Five consumer-oriented groups yesterday asked the Senate Energy Committee to hold up its confirmation of John O'Leary as deputy director of the new Department of Energy until his role in a 1973 Nuclear Regulatory Commission action is clarified.

In a letter to Sen. Henry M. Jackson (D-Wash), the groups requested he ask the attorney general's office to probe whether O'Leary's "actions or inactions" were in any way responsible for a three month delay in public revelation of a geological fault beneath a nuclear power plant under construction at North Anna, Va.

"The incident has shaken public confidence in the agency as a whole," said the letter which was signed by Friends of the Earth the Union of Concerned Scientists the Natural Resources Defense Council and two groups that are part of Ralph Nader's Public Citizen, Critical Mass and Congress Watch.

O'Leary, head of the Federal Energy Administration, was expected to be confirmed today or Friday by the committee in his new post. At the time the North Anna fault was discovered he was director of nuclear reactor regulation at the Atomic Energy Commission which became the Nuclear Regulatory Commission in 1975.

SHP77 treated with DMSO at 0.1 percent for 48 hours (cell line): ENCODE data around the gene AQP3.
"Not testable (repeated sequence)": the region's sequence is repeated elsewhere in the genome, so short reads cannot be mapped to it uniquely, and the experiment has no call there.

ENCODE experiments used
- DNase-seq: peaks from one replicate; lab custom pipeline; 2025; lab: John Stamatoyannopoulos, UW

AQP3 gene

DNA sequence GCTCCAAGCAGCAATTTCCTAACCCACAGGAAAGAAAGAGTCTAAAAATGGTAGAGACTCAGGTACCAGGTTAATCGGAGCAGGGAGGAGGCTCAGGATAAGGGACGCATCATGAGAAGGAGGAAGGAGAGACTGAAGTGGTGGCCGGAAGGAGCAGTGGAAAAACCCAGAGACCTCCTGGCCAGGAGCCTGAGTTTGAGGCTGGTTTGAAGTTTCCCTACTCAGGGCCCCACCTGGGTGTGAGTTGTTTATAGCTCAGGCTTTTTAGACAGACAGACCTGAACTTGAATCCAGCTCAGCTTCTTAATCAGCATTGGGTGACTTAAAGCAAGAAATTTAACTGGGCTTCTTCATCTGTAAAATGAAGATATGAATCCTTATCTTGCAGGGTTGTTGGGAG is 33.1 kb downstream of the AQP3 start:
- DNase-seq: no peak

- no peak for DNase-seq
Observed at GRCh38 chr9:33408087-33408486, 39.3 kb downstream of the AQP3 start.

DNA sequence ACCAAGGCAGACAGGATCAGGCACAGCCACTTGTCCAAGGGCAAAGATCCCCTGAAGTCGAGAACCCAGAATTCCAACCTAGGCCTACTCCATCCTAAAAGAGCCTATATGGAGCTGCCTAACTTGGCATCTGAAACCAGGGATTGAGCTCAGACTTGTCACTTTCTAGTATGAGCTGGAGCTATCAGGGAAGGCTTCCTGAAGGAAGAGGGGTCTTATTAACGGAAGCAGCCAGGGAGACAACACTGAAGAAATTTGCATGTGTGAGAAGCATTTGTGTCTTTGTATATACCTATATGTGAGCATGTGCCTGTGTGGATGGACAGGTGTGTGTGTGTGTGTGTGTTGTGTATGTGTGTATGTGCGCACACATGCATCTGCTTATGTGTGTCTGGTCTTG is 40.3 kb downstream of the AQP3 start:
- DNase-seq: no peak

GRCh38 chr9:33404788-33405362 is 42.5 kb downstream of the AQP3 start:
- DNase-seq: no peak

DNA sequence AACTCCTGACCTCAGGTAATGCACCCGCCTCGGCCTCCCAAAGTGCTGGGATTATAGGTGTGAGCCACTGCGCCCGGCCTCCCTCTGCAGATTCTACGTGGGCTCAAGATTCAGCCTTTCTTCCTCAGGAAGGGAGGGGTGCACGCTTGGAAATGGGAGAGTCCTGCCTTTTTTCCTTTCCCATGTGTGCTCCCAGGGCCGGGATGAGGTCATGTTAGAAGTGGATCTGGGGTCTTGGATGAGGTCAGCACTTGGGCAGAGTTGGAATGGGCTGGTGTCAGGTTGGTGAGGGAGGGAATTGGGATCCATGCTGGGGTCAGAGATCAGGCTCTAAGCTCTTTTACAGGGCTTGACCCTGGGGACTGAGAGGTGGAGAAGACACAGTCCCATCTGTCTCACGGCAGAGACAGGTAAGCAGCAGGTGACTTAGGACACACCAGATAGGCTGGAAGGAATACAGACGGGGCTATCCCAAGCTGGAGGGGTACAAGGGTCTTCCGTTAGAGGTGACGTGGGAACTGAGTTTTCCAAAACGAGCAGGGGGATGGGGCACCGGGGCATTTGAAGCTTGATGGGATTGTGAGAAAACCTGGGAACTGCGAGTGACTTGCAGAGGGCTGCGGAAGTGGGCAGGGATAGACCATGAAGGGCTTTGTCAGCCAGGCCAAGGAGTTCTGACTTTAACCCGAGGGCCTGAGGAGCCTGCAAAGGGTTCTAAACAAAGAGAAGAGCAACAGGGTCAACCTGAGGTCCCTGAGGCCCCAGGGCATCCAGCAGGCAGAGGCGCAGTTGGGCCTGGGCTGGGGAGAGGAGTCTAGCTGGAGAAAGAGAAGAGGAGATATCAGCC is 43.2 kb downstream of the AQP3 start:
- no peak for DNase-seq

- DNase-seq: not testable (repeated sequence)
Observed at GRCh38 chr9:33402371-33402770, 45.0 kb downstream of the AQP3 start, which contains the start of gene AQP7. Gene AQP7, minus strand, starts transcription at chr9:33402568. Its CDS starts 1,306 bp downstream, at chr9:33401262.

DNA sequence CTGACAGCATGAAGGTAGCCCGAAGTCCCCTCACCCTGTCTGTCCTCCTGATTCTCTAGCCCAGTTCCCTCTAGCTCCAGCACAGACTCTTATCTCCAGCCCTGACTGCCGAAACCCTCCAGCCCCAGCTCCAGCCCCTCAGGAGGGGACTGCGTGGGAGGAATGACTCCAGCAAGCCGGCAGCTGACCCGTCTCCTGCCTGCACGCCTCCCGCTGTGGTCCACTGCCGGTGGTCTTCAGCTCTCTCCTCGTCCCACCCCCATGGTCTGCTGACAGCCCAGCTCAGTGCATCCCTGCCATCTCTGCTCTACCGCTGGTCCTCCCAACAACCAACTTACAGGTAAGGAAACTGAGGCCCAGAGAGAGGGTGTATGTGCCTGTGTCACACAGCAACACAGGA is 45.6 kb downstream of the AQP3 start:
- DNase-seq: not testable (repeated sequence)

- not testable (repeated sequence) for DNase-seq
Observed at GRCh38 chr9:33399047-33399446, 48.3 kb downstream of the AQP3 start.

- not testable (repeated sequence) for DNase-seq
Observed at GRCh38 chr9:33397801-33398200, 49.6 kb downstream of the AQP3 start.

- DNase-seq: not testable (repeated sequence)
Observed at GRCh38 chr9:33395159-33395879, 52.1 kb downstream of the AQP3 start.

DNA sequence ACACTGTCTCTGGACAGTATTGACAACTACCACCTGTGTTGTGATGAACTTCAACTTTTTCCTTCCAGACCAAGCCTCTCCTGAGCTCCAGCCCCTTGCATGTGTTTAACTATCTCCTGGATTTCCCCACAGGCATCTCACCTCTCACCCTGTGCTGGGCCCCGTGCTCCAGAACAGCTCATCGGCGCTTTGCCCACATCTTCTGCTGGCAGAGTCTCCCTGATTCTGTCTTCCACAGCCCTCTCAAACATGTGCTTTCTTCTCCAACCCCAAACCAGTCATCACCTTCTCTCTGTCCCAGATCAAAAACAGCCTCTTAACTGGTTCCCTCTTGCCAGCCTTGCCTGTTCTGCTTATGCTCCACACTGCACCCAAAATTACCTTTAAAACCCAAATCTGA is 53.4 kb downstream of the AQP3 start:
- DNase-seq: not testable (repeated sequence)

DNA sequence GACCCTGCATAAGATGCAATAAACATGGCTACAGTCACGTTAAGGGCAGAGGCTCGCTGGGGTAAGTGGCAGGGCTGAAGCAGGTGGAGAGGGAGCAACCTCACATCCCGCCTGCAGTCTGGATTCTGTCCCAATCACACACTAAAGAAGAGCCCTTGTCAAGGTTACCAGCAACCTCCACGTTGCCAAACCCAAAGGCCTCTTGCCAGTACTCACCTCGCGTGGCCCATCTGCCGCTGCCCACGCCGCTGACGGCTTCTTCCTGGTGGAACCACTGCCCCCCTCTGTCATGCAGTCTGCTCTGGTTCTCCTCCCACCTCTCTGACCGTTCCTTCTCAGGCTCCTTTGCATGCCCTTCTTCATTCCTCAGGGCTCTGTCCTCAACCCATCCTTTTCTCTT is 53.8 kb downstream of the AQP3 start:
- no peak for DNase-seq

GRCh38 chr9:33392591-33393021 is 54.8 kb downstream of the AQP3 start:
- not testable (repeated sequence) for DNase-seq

O'Leary's role in the case came to light in a May 11, 1977, memo by the Justice Department detailing its probe into Virginia Electric and Power Co. (Vepco) actions in keeping secret its knowledge of the fault. The company feared that public disclosure would hold up approval of its construction permit at the time the Justice Department said. Faults are common sites of earthquakes.

O'Leary was among officials informed of the fault at a meeting his office said probably occurred on July 6, 1973, a month before the commission made its knowledge public. There was debate at the meeting over whether to recommend that public hearings be reopened by the Atomic Safety and Licensing Board an independent arm of the commission, but a decision was made not to ask for that, the Justice Department memo said.

"All witnesses agree that O'Leary stated that the ASLB (licensing board) should be notified but left it to the others as to how and when to do it," the memo said.

Richard Pollock of Critical Mass said, "we think there are a lot more documents that need to be revealed on this. We're not accusing him (O'Leary) of wrong-doing but that record reveals serious problems in the way the commission operated."

In their letter, the groups said it was "imperative that Mr. O'Leary's name be cleared of any allegations of wrong-doing and the record be clarified for both the committee and the [TEXT OMITTED FROM SOURCE]